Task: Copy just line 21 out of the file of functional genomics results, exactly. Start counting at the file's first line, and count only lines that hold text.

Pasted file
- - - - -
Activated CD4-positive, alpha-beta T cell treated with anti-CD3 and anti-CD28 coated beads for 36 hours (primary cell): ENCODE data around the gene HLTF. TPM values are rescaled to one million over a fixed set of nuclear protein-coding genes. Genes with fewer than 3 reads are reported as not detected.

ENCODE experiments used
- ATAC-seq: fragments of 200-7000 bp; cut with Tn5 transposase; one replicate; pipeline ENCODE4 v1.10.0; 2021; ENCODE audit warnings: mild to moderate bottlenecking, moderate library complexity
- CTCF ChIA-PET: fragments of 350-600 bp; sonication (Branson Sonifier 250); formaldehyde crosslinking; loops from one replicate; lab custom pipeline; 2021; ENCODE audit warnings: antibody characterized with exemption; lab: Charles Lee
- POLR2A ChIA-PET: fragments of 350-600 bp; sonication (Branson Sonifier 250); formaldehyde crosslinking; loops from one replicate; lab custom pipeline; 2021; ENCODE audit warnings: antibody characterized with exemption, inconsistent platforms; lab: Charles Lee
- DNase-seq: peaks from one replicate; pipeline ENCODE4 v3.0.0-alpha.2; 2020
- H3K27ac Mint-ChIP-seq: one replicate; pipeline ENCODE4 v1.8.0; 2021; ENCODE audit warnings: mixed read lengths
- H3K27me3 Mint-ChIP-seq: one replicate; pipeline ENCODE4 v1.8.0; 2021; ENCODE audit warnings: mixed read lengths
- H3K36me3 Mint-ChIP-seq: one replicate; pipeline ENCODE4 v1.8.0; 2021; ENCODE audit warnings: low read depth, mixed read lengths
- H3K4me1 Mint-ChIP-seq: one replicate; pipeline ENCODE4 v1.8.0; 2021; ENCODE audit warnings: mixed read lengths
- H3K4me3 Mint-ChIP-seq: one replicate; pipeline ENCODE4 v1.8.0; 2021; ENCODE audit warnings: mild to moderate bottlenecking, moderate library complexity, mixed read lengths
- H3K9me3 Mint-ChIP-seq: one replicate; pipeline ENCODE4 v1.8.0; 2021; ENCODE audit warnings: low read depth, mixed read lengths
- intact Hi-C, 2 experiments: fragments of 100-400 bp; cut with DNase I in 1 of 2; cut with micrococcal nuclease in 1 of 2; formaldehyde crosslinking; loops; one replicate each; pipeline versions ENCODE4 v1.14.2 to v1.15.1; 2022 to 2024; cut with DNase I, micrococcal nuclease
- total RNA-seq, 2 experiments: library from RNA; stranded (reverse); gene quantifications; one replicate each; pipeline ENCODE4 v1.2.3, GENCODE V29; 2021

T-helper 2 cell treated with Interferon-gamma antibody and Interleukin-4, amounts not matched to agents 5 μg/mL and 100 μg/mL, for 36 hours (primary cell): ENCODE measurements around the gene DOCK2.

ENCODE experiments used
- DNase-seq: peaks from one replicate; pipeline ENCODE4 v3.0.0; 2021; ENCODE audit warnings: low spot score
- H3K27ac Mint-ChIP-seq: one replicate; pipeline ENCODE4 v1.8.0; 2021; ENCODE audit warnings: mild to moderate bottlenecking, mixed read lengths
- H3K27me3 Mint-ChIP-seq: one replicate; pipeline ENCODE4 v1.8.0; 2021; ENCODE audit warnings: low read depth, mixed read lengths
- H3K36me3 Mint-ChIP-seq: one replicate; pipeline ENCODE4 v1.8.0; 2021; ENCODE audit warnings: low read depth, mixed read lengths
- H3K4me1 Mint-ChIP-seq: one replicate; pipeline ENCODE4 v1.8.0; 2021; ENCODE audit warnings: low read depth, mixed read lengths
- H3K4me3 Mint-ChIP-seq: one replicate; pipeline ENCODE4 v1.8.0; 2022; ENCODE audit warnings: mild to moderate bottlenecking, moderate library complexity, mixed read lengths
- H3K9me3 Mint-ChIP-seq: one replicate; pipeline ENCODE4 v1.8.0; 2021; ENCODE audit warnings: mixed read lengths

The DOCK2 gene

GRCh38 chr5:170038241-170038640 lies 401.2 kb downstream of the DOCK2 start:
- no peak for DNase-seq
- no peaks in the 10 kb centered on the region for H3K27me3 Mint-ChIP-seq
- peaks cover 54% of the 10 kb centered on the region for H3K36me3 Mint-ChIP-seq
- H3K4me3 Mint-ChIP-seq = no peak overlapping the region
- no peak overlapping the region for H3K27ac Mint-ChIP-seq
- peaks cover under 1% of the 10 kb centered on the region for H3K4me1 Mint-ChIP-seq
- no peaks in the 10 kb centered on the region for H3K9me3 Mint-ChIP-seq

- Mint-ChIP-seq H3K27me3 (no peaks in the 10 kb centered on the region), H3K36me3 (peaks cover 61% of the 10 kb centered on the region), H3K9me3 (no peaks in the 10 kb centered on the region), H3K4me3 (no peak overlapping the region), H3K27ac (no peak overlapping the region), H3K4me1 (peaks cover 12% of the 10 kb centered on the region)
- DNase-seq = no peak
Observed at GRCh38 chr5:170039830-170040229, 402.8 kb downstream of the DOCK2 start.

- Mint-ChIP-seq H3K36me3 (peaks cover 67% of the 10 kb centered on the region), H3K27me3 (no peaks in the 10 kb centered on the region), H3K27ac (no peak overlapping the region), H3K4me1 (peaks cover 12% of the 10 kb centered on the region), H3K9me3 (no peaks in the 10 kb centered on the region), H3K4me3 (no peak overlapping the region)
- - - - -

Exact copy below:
- H3K4me1 Mint-ChIP-seq: one replicate; pipeline ENCODE4 v1.8.0; 2021; ENCODE audit warnings: low read depth, mixed read lengths